I’ve seen a number of reviews refer to David (Pornstash-David) as Ron Swanson. I’ve never even seen the show, but I’ve seen enough memes to get the picture and I couldn’t help but picture him that way. It worked and I liked him a lot. I thought he and sub-David were funny together. I enjoyed the side characters and look forward to reading their books in the future. I loved sub-David’s inner monologue and, though I’m not at all familiar with real life BDSM, I liked that mistakes were made, mold existed, toys had to be sterilized, negotiations happened, etc., etc., etc. I liked that this felt like less of a fantasy BDSM book than most. Though, that’s just as likely to be the effect of a talented writer that can hide the fantasy element of the story as anything else.


Book Review of Dragonspire, by Talya Andor

DragonspireI received a copy of Talya Andor‘s Dragonspire from Netgalley.

Description from Goodreads:
In the wake of his grandfather’s death and the unexpected contents of his will, Gideon abandons his career, cuts ties with his family, and heads overseas to figure out a life that has never made him happy. He settles for a time in Myanmar, content to roam the country taking pictures, carefully avoiding the dangerous local politics.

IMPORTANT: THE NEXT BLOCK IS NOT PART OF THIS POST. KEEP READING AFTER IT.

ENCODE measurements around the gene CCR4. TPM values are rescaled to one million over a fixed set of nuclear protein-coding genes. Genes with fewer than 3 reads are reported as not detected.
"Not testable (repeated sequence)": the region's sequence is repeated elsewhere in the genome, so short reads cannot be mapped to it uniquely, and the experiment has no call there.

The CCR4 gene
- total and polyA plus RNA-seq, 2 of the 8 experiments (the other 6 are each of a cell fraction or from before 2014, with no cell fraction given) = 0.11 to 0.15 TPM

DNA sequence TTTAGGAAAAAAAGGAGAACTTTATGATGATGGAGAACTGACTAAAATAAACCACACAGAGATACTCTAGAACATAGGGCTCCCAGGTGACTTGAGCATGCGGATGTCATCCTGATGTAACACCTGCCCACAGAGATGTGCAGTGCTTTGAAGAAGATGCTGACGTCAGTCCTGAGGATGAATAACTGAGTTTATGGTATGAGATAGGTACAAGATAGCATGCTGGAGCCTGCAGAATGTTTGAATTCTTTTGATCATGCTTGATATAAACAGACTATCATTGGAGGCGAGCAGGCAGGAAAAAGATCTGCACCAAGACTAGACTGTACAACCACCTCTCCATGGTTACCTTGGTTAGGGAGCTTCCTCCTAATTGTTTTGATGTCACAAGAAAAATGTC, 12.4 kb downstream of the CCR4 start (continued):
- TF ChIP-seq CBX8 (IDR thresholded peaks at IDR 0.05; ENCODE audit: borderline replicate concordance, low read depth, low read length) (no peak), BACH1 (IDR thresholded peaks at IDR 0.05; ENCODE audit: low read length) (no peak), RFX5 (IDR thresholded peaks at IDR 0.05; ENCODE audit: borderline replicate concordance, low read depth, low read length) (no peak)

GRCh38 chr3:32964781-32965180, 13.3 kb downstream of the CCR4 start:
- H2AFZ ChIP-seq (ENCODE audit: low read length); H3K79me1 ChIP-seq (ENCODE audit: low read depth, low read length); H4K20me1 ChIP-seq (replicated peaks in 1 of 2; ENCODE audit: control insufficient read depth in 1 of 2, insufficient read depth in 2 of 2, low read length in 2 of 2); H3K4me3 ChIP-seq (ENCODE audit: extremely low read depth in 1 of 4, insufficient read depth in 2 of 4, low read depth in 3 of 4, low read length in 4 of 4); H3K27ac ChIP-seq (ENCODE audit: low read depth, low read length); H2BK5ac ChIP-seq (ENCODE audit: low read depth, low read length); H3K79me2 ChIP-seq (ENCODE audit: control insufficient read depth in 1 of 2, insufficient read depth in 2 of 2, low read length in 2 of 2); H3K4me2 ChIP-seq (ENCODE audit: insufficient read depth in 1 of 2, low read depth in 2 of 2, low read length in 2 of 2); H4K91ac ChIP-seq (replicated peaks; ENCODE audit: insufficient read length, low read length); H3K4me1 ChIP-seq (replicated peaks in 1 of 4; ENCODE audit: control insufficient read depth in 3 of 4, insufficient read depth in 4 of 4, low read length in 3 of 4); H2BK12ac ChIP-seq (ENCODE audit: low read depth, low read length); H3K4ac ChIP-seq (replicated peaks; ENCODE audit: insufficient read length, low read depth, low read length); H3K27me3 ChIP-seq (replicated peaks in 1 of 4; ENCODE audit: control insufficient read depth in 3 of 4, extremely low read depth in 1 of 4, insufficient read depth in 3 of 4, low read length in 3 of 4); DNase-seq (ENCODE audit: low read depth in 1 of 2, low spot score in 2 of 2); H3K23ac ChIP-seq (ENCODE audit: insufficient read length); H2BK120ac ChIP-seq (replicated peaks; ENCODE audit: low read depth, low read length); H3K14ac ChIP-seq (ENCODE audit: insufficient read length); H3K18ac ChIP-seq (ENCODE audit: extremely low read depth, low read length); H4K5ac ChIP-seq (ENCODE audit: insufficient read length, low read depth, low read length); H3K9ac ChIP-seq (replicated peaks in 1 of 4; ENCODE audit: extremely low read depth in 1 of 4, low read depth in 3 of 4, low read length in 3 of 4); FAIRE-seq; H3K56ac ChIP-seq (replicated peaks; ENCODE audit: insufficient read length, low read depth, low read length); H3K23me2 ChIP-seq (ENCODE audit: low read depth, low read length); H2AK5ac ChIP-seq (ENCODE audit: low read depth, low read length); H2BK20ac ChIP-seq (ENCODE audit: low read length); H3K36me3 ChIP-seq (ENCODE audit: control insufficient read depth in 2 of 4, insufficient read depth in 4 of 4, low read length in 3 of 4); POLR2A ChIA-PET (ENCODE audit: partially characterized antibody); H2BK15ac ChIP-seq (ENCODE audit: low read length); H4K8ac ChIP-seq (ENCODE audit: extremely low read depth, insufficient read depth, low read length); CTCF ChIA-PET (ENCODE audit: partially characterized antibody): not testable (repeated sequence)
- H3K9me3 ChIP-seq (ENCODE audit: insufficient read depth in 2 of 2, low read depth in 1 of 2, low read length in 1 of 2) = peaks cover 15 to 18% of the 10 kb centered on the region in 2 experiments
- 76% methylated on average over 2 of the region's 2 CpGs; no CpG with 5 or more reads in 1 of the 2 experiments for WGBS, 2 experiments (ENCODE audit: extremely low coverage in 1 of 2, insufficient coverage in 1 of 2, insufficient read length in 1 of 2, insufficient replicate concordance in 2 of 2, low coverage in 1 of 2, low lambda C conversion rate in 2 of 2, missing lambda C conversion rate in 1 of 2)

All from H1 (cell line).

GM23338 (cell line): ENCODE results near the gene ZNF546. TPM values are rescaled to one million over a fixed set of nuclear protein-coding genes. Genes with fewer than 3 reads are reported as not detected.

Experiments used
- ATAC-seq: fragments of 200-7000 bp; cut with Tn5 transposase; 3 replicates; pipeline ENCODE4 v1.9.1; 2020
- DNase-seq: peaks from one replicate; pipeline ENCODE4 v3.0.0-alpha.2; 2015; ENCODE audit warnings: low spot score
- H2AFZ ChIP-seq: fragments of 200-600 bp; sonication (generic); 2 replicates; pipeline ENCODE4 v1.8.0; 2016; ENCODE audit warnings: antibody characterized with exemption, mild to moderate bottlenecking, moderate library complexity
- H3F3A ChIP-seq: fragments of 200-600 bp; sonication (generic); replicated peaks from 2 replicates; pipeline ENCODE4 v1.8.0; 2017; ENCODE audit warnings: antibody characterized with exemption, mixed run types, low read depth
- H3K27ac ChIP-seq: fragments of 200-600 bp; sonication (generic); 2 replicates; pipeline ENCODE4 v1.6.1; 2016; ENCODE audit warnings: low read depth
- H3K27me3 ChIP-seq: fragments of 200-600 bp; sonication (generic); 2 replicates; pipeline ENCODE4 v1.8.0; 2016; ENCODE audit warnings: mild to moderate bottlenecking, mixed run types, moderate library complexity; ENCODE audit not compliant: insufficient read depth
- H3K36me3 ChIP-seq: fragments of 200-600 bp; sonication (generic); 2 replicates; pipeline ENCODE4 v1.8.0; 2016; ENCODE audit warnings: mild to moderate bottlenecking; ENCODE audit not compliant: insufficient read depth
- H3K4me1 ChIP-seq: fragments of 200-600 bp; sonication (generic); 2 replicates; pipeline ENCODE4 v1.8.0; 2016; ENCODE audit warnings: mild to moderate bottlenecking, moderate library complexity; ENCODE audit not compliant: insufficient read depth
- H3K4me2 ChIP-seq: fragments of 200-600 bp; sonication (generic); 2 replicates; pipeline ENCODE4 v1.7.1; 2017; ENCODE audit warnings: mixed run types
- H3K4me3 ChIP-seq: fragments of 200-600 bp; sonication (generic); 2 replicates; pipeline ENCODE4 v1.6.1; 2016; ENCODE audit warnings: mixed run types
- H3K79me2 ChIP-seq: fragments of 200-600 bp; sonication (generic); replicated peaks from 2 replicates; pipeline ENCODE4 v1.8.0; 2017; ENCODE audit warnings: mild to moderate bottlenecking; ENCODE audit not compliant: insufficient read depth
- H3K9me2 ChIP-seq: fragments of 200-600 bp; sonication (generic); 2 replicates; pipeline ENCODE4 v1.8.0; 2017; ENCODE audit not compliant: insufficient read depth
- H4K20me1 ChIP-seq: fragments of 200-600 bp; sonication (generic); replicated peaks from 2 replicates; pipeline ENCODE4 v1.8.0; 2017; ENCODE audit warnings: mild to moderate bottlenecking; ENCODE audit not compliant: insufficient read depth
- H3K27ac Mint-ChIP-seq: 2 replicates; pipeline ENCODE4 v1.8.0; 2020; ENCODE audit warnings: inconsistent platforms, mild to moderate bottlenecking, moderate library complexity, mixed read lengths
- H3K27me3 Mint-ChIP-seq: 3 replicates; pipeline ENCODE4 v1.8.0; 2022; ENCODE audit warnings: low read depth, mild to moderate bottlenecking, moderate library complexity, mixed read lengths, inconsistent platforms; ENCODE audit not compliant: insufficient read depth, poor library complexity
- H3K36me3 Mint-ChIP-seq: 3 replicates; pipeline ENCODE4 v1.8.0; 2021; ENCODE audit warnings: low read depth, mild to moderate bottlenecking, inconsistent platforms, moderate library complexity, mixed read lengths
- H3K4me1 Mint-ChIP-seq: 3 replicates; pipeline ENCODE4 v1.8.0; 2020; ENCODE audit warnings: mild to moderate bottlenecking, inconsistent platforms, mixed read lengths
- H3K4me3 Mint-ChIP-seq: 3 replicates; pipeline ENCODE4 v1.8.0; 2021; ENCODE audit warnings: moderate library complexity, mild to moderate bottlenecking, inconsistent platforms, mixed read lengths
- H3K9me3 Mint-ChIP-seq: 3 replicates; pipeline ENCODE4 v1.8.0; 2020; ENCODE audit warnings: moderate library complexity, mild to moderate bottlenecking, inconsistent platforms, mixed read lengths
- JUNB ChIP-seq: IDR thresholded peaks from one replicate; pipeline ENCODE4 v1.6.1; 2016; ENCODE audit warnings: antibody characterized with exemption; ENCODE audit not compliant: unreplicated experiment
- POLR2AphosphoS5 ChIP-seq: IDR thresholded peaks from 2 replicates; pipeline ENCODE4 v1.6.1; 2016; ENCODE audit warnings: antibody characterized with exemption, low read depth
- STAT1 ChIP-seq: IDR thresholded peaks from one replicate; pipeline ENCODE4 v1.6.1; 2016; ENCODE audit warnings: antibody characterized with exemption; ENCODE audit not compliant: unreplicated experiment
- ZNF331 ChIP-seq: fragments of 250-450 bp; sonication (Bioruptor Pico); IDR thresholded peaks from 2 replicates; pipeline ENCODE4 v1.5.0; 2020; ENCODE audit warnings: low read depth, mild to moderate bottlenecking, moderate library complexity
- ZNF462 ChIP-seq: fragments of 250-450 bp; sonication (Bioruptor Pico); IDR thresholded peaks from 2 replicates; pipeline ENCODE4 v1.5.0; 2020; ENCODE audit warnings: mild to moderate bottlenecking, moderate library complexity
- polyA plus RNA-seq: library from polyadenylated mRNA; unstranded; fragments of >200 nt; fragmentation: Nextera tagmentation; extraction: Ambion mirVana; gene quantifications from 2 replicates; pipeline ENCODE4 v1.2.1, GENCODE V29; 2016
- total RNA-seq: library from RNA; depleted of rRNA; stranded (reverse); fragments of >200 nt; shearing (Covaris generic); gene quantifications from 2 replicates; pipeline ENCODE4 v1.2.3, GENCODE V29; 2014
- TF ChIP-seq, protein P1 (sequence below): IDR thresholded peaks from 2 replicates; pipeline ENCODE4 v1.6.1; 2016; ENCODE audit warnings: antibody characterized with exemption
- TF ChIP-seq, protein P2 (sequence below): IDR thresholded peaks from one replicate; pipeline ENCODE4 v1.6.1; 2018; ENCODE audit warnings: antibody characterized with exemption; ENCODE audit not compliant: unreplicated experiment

When he ventures into the jungle, he expects wildlife and possibly men with guns if he’s unlucky. Instead, he meets a princess who sweeps him off to another world, claiming that Gideon is the only one who can help her slay the terrible black dragon threatening her people—and if he ever wants to see home again, he has no choice.

I think OK is the best I can give Dragonspire, and even that is only for beyond the 30% mark. The first third is so rough I almost just gave up on the book. But I stuck with it and it did smooth out eventually.

I did enjoy the main characters and the general shape of the plot. But unfortunately I thought the whole thing was dragged out far too long, with too many conveniently unspoken things leading to misunderstandings. Plus, you’re never given a satisfying explanation on Gideon’s grandfather’s actions that spurred him into the events of the book.

I also had an issue with the diversity in the book. Hang with me a minute, because I can’t believe I’m saying this either. It’s the sort of thing that normally makes me cheer. I want everyone to be able to see themselves represented in their literature. But at one point, one character is introduced to ten or so dragons and their mates and they are of every conceivable pairing. There are M/Ms, F/Fs, M/Fs, gender fluids partners, non-binaries partners, polys, etc. And while a very very large part of me was like, ‘Yeah, look at that. I love seeing such representation’ another (admittedly smaller, but still present) part of me was like, ‘Oh look, the author tossed in some obligatory, I’m-so-liberal diversity.’ The characters (and their sexuality) played no significant part in the book and the pages and pages and pages of description were distracting, but worse, felt like hollow tokenism. Maybe for some the former will outweigh the latter, but it made me uncomfortable.

Anyhow, after the first third, it’s a fluffy, feel-good book that, if you like that sort of thing, is worth picking up, despite my complaints.